COM245: Diversity & the Media (3 crs.)
: Focuses on the diverse nature of mass media and the legal and ethical issues raised by race-, class- and gender-related representations of individuals and groups by the media. The course examines media's influence on various populations within the United States as well as globally. The course develops students' critical thinking skills in regard to message framing, message interpretation, and message presentation.
CRJ411: Terrorism (3 crs.)
: To gain a basic appreciation for understanding the response of the criminal justice system to the terrorism problem. Includes types of terrorism, formation, leadership, location, motives and purposes, criminality, historical and contemporary issues and research, law enforcement, judicial and correctional efforts aimed at curtailing, controlling and understanding terrorism. Prerequisite: Upper division status.
CRJ452: Special Topics in Criminal Justice: "Race, Ethnicity, and Crime"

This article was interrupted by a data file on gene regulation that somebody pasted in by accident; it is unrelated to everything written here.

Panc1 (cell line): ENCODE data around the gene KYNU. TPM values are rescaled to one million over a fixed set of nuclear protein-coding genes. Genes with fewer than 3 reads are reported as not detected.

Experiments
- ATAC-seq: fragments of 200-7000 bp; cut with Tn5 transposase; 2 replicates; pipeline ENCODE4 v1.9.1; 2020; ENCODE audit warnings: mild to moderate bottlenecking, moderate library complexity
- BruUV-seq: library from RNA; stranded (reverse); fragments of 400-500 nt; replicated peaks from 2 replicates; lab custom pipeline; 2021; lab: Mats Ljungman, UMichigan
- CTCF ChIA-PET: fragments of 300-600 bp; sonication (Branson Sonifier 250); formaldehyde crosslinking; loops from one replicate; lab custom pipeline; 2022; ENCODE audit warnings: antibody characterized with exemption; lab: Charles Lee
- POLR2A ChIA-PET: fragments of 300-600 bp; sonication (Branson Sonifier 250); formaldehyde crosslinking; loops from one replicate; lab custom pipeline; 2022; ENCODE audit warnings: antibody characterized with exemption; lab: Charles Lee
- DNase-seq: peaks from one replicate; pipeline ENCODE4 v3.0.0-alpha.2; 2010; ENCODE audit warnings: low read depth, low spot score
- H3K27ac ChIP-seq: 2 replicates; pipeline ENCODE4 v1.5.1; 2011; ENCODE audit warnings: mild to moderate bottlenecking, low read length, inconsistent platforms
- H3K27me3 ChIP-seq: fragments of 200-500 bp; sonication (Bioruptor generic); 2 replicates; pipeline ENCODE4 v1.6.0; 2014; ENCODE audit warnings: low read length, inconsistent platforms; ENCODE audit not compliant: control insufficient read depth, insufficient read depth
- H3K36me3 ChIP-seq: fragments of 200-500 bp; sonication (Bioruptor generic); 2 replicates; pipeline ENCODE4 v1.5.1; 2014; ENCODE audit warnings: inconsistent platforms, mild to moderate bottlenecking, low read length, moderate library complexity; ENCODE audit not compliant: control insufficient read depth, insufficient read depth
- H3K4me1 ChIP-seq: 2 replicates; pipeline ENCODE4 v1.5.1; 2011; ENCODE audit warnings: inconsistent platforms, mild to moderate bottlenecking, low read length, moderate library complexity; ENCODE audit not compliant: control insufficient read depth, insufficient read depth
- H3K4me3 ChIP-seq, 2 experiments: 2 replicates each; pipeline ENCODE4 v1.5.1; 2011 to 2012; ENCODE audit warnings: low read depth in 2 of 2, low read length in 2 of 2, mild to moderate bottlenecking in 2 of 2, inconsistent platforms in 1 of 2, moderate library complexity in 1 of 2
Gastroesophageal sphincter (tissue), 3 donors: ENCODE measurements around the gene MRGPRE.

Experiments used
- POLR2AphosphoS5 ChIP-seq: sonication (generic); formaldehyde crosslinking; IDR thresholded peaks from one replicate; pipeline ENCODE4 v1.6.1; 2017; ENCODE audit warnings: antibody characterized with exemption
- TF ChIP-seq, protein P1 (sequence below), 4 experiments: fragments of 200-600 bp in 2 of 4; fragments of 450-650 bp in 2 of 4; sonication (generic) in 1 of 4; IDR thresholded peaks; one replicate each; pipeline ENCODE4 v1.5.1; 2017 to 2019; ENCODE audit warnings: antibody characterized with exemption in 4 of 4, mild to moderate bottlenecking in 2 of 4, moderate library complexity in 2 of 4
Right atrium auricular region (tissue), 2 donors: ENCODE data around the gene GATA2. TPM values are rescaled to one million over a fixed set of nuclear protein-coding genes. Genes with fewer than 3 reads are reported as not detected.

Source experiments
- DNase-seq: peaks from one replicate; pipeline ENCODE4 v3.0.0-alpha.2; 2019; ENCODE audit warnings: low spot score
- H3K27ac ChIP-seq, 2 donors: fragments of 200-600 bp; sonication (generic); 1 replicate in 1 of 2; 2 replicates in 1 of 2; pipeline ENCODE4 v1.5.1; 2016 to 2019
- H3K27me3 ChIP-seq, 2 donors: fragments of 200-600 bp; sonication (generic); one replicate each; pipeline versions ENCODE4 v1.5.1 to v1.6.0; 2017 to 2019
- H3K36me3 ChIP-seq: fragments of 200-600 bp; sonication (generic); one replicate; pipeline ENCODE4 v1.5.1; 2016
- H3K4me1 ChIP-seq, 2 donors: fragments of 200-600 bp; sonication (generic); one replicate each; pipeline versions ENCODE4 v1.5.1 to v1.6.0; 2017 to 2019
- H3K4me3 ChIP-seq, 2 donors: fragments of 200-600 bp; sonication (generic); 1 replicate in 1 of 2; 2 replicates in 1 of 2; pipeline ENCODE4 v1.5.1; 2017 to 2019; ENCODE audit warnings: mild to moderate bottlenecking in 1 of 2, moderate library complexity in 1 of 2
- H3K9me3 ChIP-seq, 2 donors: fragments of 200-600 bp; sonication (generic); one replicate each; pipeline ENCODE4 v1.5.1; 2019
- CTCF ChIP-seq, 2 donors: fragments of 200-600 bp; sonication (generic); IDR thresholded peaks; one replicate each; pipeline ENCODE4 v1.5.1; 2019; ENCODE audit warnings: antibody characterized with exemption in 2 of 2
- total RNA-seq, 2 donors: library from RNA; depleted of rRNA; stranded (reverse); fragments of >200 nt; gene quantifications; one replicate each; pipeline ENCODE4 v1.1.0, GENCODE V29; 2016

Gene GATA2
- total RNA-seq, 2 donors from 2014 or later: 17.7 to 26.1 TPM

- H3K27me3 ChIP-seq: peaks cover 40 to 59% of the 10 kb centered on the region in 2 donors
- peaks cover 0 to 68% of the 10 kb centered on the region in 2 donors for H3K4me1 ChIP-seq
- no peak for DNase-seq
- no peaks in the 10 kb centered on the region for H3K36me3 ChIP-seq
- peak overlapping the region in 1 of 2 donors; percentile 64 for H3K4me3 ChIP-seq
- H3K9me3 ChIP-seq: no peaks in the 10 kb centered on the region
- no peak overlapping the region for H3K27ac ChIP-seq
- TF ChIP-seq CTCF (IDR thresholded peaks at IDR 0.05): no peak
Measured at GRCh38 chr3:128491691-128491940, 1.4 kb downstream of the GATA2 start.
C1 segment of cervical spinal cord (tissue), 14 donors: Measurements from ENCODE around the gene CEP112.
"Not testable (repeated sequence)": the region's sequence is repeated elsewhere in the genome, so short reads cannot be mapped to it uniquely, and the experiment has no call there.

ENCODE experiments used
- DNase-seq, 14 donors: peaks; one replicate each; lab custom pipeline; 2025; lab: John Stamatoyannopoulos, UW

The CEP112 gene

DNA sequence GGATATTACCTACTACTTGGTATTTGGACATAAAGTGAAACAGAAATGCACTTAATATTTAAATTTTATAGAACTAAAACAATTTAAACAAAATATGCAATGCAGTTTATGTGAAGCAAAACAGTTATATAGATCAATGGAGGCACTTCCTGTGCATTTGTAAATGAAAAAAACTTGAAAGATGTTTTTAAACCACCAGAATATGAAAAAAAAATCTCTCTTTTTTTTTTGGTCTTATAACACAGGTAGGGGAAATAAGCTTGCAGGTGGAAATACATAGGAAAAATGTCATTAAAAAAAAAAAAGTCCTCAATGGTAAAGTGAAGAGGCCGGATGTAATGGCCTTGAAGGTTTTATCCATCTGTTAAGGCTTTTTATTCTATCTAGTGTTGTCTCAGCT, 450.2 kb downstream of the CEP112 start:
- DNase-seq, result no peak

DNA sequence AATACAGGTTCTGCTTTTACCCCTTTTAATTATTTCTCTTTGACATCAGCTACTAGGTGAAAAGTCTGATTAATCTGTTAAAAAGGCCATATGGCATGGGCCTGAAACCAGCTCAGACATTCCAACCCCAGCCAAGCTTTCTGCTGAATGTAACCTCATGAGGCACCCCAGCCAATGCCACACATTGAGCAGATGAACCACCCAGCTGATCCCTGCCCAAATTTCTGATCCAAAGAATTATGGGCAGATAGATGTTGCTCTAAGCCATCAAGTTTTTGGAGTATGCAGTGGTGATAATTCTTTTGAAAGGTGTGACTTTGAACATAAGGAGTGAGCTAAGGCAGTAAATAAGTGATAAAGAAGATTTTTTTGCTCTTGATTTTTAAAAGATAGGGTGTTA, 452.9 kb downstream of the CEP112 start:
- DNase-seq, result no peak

: Acquaints students with issues regarding the role played by ethnicity/race in the American criminal justice system. A necessarily broad approach will be undertaken to achieve this goal. Will deal with three areas: the making of laws and minorities, the breaking of laws and minorities, and society's reaction to the breaking of laws and minorities. Provides a broad understanding of the philosophical and practical issues revolving around crime and minorities in American society.
CRJ464: Popular Culture, Crime and Justice (3 crs.)
: Examines the interrelationships between popular culture, crime, and justice. Explores history of this linkage, the research, and the current issues. Examines popular culture's depictions of victims, offenders, and professionals in the criminal justice system. Popular culture depictions are found in print media (newspapers, magazines and tabloids), popular literature (police and law procedures), true crime fiction, films, television, rap music, and comics. Impact of popular culture by various media is addressed through the presentation of historical and contemporary research images of crime on individuals, groups, and public policy.
: Upper division status.
ENG248: Introduction to Culturally Diverse Literature of the U.S.